They say that all good things must come to an end, and so is the case for my 17-day journey through college basketball’s Western lands. Large cities and small towns alike took turns as temporary homes, while the miles of passing scenery morphed from desert to snowy mountains and back to desert again, with plenty of change in between. The whirlwind ride reinforced the breadth of variety in the towns, arenas, and fan bases that stand behind Divison I’s basketball programs — only further mythologizing the notion of a “typical college town.” They make you work out West (note to future college basketball road trippers: the Heartland will be far kinder to your car’s odometer), but the payoff was worth every exhausting mile. By the numbers and some personal favorites, here’s the story of my trip.
Opening Night Was The Highlight Of This Trip, When The Pit Proved Worthy Of It’s Elevated Standing Among The Home Floors Of College Hoops
#rushthetrip, By The Numbers
OT Games: 3
Miles Driven: 5,476
Distance from Tucson, AZ, to Spokane, WA: 1,494 miles
Tickets Received: 2
Biggest Arena: BYU (capacity of 20,900, sixth in D-I)
Smallest Arena: Sacramento State (capacity of 1,200, 348th in D-I)
Most Points (Individual): Stephen Madison, 42 (Idaho)
Smallest Margin Of Victory: 1, Boise State over New Mexico
Largest Margin Of Victory: 15, Gonzaga over Pepperdine
Best Team (by KenPom ranking): Arizona (#1)
Worst Team (by KenPom ranking): Southern Utah (#351)
No conference has been decimated by conference expansion like the WAC. Perennially one of the better mid-major conferences for much of the last two decades – even sending a team (Utah) to the national title game in 1998 – the current iteration probably looks nothing like how you remember it. Good luck figuring out who is in this new WAC, because only two schools have been conference members for more than a full season (New Mexico State and Idaho), and many of the newbies emphatically fail to fit the geographic profile of the conference. After beginning my Saturday with a signature member of WAC’s past (Utah State), the second half of the weekend two-fer had me paying a visit to the unlikely leader of this new and (un)improved league: Utah Valley University. I think my sanity might be called into question if I had any idea of what to expect out of the trip to Orem, so suffice it to say, I headed in there ready for anything.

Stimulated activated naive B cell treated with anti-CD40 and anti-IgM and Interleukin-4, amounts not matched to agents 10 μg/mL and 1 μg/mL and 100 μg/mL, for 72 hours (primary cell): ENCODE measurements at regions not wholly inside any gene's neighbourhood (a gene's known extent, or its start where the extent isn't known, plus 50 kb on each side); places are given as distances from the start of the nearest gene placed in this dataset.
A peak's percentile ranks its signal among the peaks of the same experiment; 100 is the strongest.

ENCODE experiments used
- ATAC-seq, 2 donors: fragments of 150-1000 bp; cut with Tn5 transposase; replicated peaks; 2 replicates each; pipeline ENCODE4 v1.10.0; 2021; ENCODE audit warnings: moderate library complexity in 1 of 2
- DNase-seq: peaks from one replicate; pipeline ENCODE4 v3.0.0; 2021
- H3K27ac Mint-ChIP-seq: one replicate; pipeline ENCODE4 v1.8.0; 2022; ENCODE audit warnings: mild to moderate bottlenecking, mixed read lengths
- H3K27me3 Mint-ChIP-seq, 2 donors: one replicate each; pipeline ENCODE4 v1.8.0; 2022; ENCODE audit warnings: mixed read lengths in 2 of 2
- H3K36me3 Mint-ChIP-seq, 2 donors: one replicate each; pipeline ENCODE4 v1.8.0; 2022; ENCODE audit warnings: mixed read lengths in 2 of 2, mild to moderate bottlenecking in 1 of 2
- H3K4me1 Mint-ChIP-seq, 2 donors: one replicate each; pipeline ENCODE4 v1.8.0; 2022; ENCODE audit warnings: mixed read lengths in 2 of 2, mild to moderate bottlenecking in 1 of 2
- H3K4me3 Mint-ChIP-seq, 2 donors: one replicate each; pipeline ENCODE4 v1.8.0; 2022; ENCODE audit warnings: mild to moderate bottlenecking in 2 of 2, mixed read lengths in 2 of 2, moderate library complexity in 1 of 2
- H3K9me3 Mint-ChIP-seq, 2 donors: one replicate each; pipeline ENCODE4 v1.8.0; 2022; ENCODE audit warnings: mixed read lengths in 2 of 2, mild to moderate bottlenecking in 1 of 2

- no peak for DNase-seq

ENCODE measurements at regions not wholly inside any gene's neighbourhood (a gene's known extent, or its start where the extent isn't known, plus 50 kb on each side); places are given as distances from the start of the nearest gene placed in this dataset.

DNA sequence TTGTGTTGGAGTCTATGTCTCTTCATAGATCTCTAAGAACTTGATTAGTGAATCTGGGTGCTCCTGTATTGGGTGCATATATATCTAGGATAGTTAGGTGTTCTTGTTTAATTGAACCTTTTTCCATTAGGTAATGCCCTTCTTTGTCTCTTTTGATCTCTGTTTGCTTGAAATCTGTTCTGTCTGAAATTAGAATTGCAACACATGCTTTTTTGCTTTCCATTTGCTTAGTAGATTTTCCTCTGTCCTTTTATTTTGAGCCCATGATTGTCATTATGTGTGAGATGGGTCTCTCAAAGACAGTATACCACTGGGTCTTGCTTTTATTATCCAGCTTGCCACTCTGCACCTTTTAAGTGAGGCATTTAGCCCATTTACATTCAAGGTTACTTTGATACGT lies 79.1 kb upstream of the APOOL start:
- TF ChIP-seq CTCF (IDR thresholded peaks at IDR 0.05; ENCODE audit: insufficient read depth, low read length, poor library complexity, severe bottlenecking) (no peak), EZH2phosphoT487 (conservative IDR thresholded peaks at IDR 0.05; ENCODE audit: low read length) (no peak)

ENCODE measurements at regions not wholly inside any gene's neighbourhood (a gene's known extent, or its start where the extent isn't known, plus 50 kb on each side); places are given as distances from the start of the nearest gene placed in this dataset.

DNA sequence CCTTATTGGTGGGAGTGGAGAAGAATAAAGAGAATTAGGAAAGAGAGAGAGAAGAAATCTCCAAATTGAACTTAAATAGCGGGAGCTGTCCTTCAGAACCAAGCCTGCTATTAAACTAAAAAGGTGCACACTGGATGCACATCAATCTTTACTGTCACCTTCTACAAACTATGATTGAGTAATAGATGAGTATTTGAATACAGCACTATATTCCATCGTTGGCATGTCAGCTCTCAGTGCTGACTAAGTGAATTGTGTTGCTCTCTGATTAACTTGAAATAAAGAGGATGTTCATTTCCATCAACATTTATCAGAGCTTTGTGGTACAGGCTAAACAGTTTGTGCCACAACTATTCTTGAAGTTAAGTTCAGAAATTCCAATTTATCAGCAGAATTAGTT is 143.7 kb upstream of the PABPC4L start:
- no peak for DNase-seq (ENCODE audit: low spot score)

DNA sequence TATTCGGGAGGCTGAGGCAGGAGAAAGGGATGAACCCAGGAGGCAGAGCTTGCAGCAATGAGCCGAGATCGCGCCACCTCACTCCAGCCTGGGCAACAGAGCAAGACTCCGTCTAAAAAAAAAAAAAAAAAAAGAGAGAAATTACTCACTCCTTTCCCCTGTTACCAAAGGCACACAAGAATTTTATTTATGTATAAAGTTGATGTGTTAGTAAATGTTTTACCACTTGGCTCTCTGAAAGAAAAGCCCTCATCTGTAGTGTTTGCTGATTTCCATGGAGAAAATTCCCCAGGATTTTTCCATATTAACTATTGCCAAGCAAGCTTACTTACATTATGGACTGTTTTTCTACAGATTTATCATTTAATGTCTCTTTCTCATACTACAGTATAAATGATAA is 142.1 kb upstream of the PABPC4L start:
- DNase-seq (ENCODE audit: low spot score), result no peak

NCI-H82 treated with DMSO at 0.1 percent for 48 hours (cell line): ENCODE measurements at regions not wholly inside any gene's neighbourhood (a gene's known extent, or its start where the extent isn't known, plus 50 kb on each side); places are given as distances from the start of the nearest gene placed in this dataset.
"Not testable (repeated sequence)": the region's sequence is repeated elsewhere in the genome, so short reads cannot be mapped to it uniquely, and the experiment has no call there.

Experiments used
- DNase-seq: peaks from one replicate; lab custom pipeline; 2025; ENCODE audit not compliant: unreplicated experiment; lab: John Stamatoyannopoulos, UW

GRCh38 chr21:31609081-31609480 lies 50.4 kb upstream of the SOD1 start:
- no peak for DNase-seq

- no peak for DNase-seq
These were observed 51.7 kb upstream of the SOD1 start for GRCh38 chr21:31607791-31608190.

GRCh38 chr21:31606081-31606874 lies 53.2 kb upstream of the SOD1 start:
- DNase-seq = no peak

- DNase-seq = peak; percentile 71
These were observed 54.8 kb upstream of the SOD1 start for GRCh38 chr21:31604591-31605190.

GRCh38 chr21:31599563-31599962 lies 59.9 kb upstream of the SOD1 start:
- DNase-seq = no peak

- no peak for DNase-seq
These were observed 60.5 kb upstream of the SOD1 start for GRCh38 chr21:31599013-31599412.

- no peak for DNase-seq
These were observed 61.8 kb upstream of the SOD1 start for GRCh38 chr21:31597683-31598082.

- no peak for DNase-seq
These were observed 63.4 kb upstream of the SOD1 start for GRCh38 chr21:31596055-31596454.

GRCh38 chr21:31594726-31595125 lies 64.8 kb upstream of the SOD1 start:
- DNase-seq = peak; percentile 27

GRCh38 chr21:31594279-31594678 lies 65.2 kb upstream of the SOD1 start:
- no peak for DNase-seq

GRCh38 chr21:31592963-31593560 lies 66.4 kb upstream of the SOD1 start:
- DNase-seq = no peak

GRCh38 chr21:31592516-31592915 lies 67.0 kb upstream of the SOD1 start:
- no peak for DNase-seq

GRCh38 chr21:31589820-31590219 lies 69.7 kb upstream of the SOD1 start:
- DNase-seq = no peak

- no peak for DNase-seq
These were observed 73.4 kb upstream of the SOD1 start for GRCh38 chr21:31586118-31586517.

After An 89-88 Victory Over Idaho Saturday Night, Utah Valley Is Still Your WAC Leader — Try Processing That Information!
What I got was a highly entertaining basketball game. There wasn’t much defense to be found (that’s usually what happens when teams ranked 210th and 304th nationally in defensive efficiency meet), but Utah Valley and Idaho submitted a tidy offensive display, combining to score 177 points on 58 percent shooting from the floor. The Vandals’ leading scorer, 6’5” forward Stephen Madison, poured in 42 points (16-of-21 FG), but UVU forced the ball out of the crafty senior’s hands on the game’s final possession, and two misses later, the Wolverines had escaped with a one-point victory. In doing so, Utah Valley hardly conjured up memories of ’98 Utah or ’04 Nevada, but at least for a few more days, the road to the WAC title still runs through Orem.
Hawai’i picked up the league’s best non-conference win of the season knocking off No. 14 Xavier (albeit a slightly shorthanded Musketeer squad) in the Diamond Head Classic en-route to a 2-1 finish in their home tournament. New Mexico State got thumped by in-state rival New Mexico at home and Utah State had a relatively easy time in its home tournament.
Zane Johnson Led Hawaii Over Xavier Before Falling To Auburn In The Diamond Head Classic. (AP/Marco Garcia)
Nevada (10-3): The Wolf Pack avoided a Cedarville trap game and has eight days off to rest before starting WAC play. The Wolf Pack have the best record in non-conference play and boast the best defense in the league allowing just 0.91 points per possession. Nevada continues to get it done with seemingly little help from the bench in terms of scoring production. That’s something that could hurt them down the road when the rigors of conference play and WAC travel start to take their toll. One thing in the Wolf Pack’s favor is the conference schedule. They’ll get the Idaho/Utah State and New Mexico State/Louisiana Tech road trips out of the way in the first half of the league schedule.
Hawai’i (7-5): The Warriors vault into the number two spot thanks in large part to a solid showing at the Diamond Head Classic where Hawai’i won two out of three: a 65-62 loss to Auburn, an 84-82 overtime victory over 14th ranked Xavier and finally a 75-68 win versus Clemson. In the latter contest, Zane Johnson regained his accuracy and finished with 27 points, bolstered by going 6-12 long distance shooting and center Vander Joaquim produced a 14/10 double-double. UH shot 49% overall and committed just 12 turnovers. It was forward Joston Thomas scoring 26 points and Joaquim scoring 20 in the win over Xavier. Last year’s strong performance in the DHC set the Warriors up for a better-than-expected conference season and their 2-1 record this year could be the catalyst for a strong run through the WAC again. Read the rest of this entry »